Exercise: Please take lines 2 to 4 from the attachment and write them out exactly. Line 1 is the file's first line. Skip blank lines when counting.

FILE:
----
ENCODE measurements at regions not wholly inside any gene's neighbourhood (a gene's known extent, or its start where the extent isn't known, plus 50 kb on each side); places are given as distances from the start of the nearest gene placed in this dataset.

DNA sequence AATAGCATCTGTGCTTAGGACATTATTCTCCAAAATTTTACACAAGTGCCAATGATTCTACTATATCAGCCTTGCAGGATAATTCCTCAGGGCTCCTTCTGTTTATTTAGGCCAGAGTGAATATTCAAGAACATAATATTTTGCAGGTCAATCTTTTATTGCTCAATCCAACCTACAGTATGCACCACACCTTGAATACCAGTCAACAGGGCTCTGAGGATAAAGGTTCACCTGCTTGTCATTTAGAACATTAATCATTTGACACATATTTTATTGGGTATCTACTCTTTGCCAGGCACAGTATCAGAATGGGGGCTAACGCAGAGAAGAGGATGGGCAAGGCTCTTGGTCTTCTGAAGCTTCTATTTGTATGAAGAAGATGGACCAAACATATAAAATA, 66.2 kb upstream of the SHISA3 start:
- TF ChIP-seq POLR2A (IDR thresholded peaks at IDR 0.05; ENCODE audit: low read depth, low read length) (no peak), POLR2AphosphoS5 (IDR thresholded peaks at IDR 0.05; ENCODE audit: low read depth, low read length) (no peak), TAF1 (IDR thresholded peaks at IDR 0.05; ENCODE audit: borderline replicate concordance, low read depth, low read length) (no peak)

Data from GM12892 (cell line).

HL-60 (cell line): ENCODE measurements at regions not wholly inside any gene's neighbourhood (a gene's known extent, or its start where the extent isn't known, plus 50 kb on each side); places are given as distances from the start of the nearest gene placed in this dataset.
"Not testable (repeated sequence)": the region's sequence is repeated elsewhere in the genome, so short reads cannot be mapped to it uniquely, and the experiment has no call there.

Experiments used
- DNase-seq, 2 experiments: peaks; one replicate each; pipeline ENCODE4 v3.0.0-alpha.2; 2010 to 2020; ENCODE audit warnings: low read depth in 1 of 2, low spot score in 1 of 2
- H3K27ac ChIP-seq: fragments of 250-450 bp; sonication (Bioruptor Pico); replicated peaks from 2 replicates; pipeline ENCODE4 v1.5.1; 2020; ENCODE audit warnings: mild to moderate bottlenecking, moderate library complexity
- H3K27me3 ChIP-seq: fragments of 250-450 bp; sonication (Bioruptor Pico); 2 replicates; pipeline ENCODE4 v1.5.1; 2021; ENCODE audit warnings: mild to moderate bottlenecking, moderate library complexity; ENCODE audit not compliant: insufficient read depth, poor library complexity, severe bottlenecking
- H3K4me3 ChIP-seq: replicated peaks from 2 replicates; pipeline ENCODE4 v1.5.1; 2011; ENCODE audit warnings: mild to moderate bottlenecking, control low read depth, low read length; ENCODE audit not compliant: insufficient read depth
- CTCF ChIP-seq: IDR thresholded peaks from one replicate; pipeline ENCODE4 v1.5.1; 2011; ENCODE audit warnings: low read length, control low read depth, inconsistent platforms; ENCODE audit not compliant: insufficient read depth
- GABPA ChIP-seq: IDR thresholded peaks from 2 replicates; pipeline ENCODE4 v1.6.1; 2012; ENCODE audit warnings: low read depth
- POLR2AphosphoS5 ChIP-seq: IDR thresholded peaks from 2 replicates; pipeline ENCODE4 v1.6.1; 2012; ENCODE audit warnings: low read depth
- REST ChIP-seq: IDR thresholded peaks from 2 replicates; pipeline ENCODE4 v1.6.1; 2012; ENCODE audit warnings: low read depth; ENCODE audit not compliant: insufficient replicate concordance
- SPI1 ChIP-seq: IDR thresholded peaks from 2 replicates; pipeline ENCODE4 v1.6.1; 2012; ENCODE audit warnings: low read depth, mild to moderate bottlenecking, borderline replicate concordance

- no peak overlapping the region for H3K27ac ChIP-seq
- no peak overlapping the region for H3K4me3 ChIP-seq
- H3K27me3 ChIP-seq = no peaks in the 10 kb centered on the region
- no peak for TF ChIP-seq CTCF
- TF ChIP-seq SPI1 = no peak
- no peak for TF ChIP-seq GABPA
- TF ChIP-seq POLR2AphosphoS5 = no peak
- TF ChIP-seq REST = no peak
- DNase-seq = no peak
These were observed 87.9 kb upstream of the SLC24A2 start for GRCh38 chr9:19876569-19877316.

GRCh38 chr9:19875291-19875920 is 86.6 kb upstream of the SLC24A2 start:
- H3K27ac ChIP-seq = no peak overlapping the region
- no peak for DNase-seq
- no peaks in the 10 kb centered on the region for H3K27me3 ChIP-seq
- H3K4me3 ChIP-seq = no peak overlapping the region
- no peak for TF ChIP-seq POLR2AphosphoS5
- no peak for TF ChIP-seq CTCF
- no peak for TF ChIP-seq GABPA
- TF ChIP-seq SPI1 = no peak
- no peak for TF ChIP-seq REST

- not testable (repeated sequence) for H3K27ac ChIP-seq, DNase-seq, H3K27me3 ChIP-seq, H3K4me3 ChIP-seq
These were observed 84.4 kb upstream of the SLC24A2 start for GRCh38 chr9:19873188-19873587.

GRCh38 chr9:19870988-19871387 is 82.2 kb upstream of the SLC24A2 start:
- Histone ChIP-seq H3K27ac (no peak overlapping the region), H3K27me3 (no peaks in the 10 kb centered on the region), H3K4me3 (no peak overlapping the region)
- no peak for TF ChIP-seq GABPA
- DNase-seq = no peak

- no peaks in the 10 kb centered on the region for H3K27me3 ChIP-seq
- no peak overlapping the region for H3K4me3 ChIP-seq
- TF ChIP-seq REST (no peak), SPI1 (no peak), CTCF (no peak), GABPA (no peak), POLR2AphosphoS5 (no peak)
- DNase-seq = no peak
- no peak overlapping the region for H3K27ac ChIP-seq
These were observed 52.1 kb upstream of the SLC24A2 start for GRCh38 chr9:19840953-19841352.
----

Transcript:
DNA sequence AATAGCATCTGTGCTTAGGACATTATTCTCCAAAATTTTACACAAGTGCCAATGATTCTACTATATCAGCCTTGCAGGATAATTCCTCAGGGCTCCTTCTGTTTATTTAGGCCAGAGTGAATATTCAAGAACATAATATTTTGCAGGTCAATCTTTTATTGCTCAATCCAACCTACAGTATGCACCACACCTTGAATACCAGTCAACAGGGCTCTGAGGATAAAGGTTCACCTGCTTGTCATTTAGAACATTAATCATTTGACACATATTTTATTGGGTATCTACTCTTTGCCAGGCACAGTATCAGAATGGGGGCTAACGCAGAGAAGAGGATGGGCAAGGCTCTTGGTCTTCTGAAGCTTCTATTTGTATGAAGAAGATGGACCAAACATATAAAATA, 66.2 kb upstream of the SHISA3 start:
- TF ChIP-seq POLR2A (IDR thresholded peaks at IDR 0.05; ENCODE audit: low read depth, low read length) (no peak), POLR2AphosphoS5 (IDR thresholded peaks at IDR 0.05; ENCODE audit: low read depth, low read length) (no peak), TAF1 (IDR thresholded peaks at IDR 0.05; ENCODE audit: borderline replicate concordance, low read depth, low read length) (no peak)

Data from GM12892 (cell line).